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Concentus Musicus Wien

Grosses Festspielhaus

Performers: Nikolaus Harnoncourt, Concentus Musicus Wien
Works by Wolfgang Amadeus Mozart

Symphonieorchester des Bayerischen Rundfunks 2

Grosses Festspielhaus

Performers: Bernard Haitink, Symphonieorchester des Bayerischen Rundfunks
Works by Anton Bruckner

Philharmonia Orchestra 1

Grosses Festspielhaus

Performers: Christoph von Dohnányi, Camilla Tilling, Philharmonia Orchestra
Works by Richard Strauss, Anton Bruckner

Philharmonia Orchestra 2

Grosses Festspielhaus

Performers: Esa-Pekka Salonen, Lawrence Power, Maximilian Hornung, Philharmonia Orchestra
Works by Richard Strauss, Alban Berg, Maurice Ravel

ORF Radio-Symphonieorchester Wien


Performers: Cornelius Meister, Philippe Jaroussky, ORF Radio-Symphonieorchester Wien
Works by Marc-André Dalbavie, Anton Bruckner

West-Eastern Divan Orchestra 1

Grosses Festspielhaus

Performers: Daniel Barenboim, Peter Seiffert, Waltraud Meier, Ekaterina Gubanova, René Pape, Stephan Rügamer, West-Eastern Divan Orchestra
Works by Richard Wagner

West-Eastern Divan Orchestra 2

Grosses Festspielhaus

Performers: Daniel Barenboim, West-Eastern Divan Orchestra
Works by Wolfgang Amadeus Mozart, Kareem Rouston, Ayal Adler, Maurice Ravel

Academy of St Martin in the Fields


Performers: Murray Perahia, Academy of St Martin in the Fields
Works by Felix Mendelssohn Bartholdy, Joseph Haydn, Ludwig v. Beethoven

Gustav Mahler Jugendorchester

Grosses Festspielhaus

Performers: Christoph Eschenbach, Tzimon Barto, Gustav Mahler Jugendorchester
Works by Wolfgang Rihm, Anton Bruckner

Concertgebouworkest Amsterdam

Grosses Festspielhaus

Performers: Mariss Jansons, Leonidas Kavakos, Royal Concertgebouw Orchestra Amsterdam
Works by Dmitry Shostakovich, Wolfgang Rihm, Maurice Ravel

Berliner Philharmoniker

Grosses Festspielhaus

Performers: Simon Rattle, Berliner Philharmoniker
Works by Sergei Rachmaninoff, Igor Stravinsky


A Fresh Anton Bruckner Tradition

posted in: Concert

( 22 Jul 2014 ) This year, the Salzburg Festival presents all the symphonies by Anton Bruckner which the composer himself endorsed. Five of them will be performed by the Vienna Philharmonic, which has dedicated itself to the oeuvre of the master from Linz from the very beginning. Another four concerts bring you fascinating Bruckner encounters with the Bavarian Radio Symphony Orchestra, the Philharmonia Orchestra, the ORF Radio Symphony Orchestra Vienna and the Gustav Mahler Youth Orchestra.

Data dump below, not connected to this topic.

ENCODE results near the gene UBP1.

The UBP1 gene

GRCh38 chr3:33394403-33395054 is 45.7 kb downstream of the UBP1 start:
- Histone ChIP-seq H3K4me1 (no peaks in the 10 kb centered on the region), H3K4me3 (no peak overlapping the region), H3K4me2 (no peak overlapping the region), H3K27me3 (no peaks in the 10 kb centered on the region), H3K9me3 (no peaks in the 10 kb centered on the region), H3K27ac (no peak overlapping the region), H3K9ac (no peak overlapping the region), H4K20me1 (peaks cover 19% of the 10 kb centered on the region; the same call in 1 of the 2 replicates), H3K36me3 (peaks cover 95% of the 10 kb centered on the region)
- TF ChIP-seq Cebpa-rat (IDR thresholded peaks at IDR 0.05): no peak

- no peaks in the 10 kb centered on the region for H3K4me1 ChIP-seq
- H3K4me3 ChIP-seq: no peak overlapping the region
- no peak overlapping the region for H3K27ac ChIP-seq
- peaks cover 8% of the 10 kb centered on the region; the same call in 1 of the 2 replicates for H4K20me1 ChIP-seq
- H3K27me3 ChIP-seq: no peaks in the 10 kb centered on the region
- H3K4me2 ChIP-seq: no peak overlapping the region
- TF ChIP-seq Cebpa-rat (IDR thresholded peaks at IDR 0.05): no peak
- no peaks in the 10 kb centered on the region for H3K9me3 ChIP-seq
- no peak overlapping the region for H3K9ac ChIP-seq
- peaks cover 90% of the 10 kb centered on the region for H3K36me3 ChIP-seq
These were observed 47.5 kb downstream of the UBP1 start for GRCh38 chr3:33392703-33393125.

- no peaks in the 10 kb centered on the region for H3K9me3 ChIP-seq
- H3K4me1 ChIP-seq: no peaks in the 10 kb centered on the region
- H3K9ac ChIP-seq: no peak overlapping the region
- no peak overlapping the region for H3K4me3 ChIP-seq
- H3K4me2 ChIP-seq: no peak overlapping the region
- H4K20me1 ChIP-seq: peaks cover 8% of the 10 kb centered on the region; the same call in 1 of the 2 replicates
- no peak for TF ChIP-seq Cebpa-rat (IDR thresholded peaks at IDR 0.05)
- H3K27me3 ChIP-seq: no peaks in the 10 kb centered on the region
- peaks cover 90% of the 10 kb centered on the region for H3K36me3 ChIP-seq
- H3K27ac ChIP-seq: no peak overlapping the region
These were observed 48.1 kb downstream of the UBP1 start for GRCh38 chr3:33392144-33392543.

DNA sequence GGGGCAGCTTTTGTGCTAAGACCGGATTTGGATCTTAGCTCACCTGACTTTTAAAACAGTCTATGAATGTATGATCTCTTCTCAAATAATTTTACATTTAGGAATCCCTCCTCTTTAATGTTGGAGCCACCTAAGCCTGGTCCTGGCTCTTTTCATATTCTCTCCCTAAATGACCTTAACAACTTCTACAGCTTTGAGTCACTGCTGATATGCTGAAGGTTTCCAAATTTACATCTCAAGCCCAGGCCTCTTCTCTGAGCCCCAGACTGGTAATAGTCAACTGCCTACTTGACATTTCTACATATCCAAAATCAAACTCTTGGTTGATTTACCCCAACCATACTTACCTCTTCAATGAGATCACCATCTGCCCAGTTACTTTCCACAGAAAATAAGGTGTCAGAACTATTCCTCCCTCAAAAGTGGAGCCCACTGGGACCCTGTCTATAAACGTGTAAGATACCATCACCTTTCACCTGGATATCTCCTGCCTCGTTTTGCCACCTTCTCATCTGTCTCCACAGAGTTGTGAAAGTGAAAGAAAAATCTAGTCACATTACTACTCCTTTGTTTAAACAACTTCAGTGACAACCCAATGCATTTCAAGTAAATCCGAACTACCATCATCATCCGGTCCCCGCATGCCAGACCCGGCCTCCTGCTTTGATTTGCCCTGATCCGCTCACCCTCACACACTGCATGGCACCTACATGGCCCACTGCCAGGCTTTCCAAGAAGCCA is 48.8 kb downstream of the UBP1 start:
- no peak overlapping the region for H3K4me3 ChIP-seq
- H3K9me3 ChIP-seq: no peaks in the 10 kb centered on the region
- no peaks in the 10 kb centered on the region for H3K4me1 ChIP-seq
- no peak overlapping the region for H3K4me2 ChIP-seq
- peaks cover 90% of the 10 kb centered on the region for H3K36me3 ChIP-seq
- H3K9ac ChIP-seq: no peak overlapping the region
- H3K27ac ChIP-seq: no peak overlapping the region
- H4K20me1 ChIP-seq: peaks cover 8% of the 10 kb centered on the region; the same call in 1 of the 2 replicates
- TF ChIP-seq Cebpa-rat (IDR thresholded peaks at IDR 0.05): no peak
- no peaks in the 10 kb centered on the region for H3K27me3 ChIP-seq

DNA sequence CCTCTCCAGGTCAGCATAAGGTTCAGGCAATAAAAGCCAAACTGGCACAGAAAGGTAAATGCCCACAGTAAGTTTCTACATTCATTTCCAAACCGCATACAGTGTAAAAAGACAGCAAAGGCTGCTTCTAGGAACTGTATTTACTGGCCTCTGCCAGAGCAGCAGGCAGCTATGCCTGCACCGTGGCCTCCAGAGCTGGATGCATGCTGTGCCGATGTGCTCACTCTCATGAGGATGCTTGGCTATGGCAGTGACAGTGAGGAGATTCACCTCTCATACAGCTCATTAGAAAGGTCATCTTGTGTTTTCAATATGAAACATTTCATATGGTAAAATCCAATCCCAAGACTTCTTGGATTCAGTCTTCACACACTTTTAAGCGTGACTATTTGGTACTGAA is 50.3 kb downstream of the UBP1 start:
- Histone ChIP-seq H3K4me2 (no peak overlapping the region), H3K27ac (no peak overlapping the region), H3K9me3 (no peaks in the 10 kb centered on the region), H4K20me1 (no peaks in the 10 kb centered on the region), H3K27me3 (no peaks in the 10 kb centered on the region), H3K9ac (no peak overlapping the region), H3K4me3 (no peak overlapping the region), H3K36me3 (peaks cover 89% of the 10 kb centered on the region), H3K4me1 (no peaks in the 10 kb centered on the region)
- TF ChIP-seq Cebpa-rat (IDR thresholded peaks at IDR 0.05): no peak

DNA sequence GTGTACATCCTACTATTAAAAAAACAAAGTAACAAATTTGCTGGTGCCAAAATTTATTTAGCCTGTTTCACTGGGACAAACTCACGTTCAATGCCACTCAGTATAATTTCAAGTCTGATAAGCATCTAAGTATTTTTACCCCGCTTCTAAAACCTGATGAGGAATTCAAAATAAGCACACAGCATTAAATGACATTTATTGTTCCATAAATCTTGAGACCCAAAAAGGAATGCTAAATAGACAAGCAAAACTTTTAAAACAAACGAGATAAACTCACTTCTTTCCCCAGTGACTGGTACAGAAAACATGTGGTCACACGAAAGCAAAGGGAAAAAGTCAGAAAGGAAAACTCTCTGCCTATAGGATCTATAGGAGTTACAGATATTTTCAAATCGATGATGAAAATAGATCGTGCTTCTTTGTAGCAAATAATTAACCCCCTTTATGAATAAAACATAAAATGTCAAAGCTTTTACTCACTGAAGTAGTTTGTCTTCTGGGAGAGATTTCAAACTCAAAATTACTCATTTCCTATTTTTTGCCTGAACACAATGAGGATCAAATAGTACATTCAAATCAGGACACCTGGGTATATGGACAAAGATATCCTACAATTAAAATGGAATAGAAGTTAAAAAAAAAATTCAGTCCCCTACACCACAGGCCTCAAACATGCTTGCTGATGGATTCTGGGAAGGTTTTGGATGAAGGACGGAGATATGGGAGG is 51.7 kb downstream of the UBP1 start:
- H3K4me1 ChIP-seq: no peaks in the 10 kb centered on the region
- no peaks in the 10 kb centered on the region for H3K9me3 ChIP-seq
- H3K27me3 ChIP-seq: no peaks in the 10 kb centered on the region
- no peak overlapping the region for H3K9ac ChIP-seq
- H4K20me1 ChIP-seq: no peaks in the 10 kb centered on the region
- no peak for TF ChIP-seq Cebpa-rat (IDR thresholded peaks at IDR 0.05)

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Amsterdam, Berlin, Munich, Vienna: those are only four of the top addresses from which internationally celebrated orchestras depart this summer for Salzburg, where they make up the august circle of guest orchestras. The programmes are full of meaningful allusions and cross-references – for example when Bernard Haitink seems to derive Anton Bruckner’s spirituality from Joseph Haydn’s Die Schöpfung; when a partial performance of Tristan und Isolde (under Daniel Barenboim and with illustrious soloists) pays homage to Bruckner’s idol Richard Wagner; or when Johannes Brahms, in so many ways Bruckner’s opposite, is represented by his Haydn Variations. 2014 is also the year when two legendary musical collectives from London finally return to the Festival after a lengthy absence: the first is the Philharmonia Orchestra with its current Principal Conductor Esa-Pekka Salonen and its Honorary Conductor for Life, Christoph von Dohnányi – with Vier letzte Lieder and Don Quixote they celebrate Richard Strauss’ 150th birthday on the concert podium. The Concertgebouw-orkest under Mariss Jansons then follows the tragicomic Man of La Mancha with a portrait of a ‘Munich man’ – the hero of Ein Heldenleben, celebrated with an audible wink. The second London-based orchestra is the Academy of St Martin in the Fields, founded by Neville Marriner and led by Murray Perahia, offering Haydn, Beethoven and classicistic works by Igor Stravinsky – whose sumptuously coloured, fairy-tale Firebird is then pursued by the Berlin Philharmonic under Simon Rattle. Maurice Ravel and Alban Berg seem to be bidding the old world of the 19th century farewell in their fascinating and highly emotional music; our present time is represented by works by Wolfgang Rihm (the world premiere of a piano concerto with Tzimon Barto), Marc-André Dalbavie and others. Alongside all that, Nikolaus Harnoncourt continues his untiring efforts to sharpen his image of Mozart, already uniquely differentiated, further: after all, ‘Art is derived from Must, not Want’ (Schoenberg). 

Walter Weidringer
Translated by Alexa Nieschlag


Concert 2014

by Alexander Pereira and Florian Wiegand

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